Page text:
Why The Term “Multiracial” Triggers In The Black Community

by C. Shardae Jobson

After reading the casting call for Kanye West’s season 4 Yeezy collection, set to premiere during New York Fashion Week this month, a pursed smile developed when I came across the word, or term, “multiracial.” And it was only because of the type of request it was embedded in: “MULTIRACIAL GIRLS ONLY.” Ooh boy, here we go.

Multiracial girls only. Why am I surprised? This is Kanye West. One minute he’s reminding us that he’s not too far detached from a Black woman’s beauty and strength by personally choosing Teyana Taylor as the lead for his video “Fade.” As well as giving cameos to her fiancé, NBA champ Iman Shumpert and their daughter Iman Tayla, a shout-out to Black Love. The next, he retracts to being a disturbing snapshot of the type of Black man in America who doesn’t want to see or include Black or dark skinned women. But is that really the case here? West has featured diverse casting and Black women in past fashion shows. Just this past spring, perpetual supermodel Naomi Campbell effortlessly commanded in her brand of Black Girl Magic at West’s Spring Yeezy 3 show. Also present at that showcase, were fellow (Black) models of high prestige, Veronica Webb, Alek Wek, and Liya Kebede.

Yeezy

My whirl in agitation lasted a minute after I realized I knew what was up here. He likely wanted models that resembled his daughter North West. Nothing wrong with that. Except that Kanye’s vision of multiracial could be potentially limited and narrow-minded. We often identify multiracial looks with light to tannish skin and curls of a softer texture like North’s, or celebs like Jesse Williams with his hazel-ish eyes. But not all multiracial people look like that. There are people who are pale, dark, with kinky curls and are multiracial. Will these types of individuals be represented in season 4 Yeezy too?

Based on the comments section of the Instagram pages of Baller Alert and The Shade Room, it is interesting how only Black people/people of color and Black women, in particular, were bothered and defensive by the usage of “multiracial.” Most comments were filled with the “What the fuck are you implying” dose of jam.

It is a thin ass block of ice Black men and Black entertainment walk on when we throw around active words such as “only” and “preferably” regarding race or looks. In our microcosm, a word like “multiracial” always seems to (in)directly signal lighter, more “exotic” (hate that word) aka better than, in context. Also, multicultural and multiracial are not the same thing. For example, I am Black, and American by birth, with the additional cultures and heritages of Costa Rica by my mother and the Democratic Republic of Congo by my father. I am multicultural but not exactly multiracial. (Even if the family tree extends itself to Egypt (father) and Jamaica (mother). But something tells me that Kanye and co. plan to use multiracial and multicultural interchangeably, while somehow still holding a tunnel vision of who gets to represent the “multiracial” look.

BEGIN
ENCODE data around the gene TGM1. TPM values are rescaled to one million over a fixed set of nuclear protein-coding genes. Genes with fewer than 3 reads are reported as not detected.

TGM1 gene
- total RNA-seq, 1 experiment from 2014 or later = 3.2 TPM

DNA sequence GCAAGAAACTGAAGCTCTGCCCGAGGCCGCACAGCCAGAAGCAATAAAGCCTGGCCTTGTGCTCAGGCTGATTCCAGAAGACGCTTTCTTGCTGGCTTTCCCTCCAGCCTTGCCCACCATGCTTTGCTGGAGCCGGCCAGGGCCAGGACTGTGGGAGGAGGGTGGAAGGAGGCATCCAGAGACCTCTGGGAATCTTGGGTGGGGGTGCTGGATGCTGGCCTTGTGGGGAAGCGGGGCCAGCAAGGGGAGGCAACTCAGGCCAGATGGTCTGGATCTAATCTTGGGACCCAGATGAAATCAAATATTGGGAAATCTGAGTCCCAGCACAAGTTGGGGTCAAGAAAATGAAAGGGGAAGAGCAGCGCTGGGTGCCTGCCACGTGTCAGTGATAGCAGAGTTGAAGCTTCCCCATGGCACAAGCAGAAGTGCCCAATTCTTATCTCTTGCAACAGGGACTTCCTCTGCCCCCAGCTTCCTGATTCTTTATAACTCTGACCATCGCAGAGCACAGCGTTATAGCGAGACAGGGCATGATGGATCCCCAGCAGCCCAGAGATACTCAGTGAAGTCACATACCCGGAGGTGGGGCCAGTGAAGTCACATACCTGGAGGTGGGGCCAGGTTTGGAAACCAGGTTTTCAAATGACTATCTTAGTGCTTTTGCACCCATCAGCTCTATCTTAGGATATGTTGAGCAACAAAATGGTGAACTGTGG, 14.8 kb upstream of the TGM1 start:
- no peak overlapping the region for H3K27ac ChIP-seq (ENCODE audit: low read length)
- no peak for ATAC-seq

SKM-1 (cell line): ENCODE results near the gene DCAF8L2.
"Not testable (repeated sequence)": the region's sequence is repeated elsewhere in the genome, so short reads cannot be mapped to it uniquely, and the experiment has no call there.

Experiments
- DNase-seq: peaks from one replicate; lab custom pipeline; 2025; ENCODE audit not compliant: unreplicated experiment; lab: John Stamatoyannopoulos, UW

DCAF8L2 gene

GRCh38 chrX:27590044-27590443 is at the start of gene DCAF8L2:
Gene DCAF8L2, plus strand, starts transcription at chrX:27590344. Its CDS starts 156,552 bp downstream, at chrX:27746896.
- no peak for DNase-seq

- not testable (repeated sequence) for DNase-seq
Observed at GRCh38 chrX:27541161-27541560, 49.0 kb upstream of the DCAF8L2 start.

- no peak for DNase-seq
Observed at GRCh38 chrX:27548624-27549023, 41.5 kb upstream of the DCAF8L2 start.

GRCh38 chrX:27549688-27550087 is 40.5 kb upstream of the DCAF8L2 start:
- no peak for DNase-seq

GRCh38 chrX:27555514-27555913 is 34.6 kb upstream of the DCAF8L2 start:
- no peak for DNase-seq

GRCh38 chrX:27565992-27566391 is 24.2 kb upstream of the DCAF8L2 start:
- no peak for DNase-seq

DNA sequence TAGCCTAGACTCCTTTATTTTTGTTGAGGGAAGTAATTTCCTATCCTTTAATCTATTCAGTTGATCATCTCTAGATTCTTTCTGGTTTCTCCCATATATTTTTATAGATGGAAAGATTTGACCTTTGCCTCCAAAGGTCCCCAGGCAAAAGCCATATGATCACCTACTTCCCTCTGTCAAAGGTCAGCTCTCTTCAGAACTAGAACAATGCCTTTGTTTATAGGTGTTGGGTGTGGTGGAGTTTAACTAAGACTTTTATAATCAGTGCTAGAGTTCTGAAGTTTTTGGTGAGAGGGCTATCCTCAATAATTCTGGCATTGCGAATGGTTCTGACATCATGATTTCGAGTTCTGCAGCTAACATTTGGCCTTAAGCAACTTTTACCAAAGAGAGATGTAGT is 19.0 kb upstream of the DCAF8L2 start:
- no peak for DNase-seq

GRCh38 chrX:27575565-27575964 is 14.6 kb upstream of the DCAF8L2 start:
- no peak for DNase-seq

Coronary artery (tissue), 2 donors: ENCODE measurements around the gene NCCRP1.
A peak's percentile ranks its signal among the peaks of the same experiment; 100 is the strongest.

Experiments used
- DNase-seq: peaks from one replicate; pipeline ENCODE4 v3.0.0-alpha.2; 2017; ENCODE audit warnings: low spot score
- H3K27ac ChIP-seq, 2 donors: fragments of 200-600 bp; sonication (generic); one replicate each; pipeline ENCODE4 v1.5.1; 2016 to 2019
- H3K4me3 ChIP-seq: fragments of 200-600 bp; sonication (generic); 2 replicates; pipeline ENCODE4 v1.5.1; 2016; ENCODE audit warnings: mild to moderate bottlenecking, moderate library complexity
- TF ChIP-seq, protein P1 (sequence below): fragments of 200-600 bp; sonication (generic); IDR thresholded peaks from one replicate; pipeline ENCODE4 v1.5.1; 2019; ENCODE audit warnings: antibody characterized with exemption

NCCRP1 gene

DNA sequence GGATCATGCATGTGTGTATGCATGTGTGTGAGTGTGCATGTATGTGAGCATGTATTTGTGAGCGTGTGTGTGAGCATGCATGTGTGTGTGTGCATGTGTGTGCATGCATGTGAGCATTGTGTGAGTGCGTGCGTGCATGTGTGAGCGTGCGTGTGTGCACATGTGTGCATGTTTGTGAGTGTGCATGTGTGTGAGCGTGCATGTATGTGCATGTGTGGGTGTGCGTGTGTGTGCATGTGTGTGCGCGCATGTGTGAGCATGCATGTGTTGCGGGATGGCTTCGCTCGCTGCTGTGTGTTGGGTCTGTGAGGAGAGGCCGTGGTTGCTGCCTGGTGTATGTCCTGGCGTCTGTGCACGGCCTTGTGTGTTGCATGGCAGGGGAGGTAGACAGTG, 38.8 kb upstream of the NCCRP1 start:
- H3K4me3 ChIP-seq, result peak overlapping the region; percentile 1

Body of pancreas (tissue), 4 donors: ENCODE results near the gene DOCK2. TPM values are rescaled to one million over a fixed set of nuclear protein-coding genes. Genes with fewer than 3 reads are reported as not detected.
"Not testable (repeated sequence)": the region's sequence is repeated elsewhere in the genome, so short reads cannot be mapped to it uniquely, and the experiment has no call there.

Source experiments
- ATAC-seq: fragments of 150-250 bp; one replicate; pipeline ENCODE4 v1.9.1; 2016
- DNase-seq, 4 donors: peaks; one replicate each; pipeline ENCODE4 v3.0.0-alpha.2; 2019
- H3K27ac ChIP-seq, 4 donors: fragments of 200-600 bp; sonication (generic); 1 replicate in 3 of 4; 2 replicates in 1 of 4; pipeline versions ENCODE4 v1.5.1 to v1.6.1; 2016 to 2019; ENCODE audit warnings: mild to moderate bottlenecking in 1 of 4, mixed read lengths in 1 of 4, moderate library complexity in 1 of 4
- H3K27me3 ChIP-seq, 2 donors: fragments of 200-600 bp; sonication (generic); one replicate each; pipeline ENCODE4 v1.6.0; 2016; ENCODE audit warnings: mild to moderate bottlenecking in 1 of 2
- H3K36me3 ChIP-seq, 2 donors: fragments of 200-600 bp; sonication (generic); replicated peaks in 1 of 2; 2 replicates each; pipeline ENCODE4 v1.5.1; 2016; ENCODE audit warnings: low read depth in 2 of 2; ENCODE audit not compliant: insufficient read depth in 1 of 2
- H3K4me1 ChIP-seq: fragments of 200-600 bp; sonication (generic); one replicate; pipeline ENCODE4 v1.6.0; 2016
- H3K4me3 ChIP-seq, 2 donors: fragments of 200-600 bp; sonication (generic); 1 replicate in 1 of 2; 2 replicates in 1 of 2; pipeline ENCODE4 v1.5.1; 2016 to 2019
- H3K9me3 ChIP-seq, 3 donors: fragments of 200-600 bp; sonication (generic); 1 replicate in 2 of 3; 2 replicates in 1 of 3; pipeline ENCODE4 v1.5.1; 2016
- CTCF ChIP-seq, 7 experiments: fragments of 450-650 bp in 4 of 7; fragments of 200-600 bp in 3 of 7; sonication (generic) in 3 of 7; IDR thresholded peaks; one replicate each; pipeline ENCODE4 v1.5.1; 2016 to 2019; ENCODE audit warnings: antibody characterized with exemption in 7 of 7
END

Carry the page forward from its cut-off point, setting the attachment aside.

In the Latino community and Portuguese-based Brazil, similar arguments have been exercised. The sad issue of light vs. dark, or the complexities of White vs. Black.

Such as, American-born Latinos that identify more specifically as Afro-Latinos (Latinos with direct lineage to Africa or are honestly darker in skin tone) have combated against the racist practices of ostracizing or belittling darker toned Latinos (let’s recall how the brown/darker toned Latinos always played the maid in telenovelas). And stateside, tirelessly re-educate the masses that Latino isn’t a race but an expansive culture. There are over 20+ Spanish speaking countries in the world, and there are not only Latinos as swarthy as night, but Chinese Latinos and ones that look as American Pie as iconic ’90s model Christy Turlington (who is El Salvadorean on her mother’s side). Clearly, we are not always what we seem, racially or culturally. And an espresso complexion Brazilian is no less Brazilian than chosen one Gisele Bundchen.

Considering West treats his fashion shows as live action installation art projects, we’ll just have to wait and see what his new age portrayal of “multiracial” will be. It really could be a tribute to North which would be kinda cute. But West’s vision of multiracial may be painfully inaccurate or incomplete.

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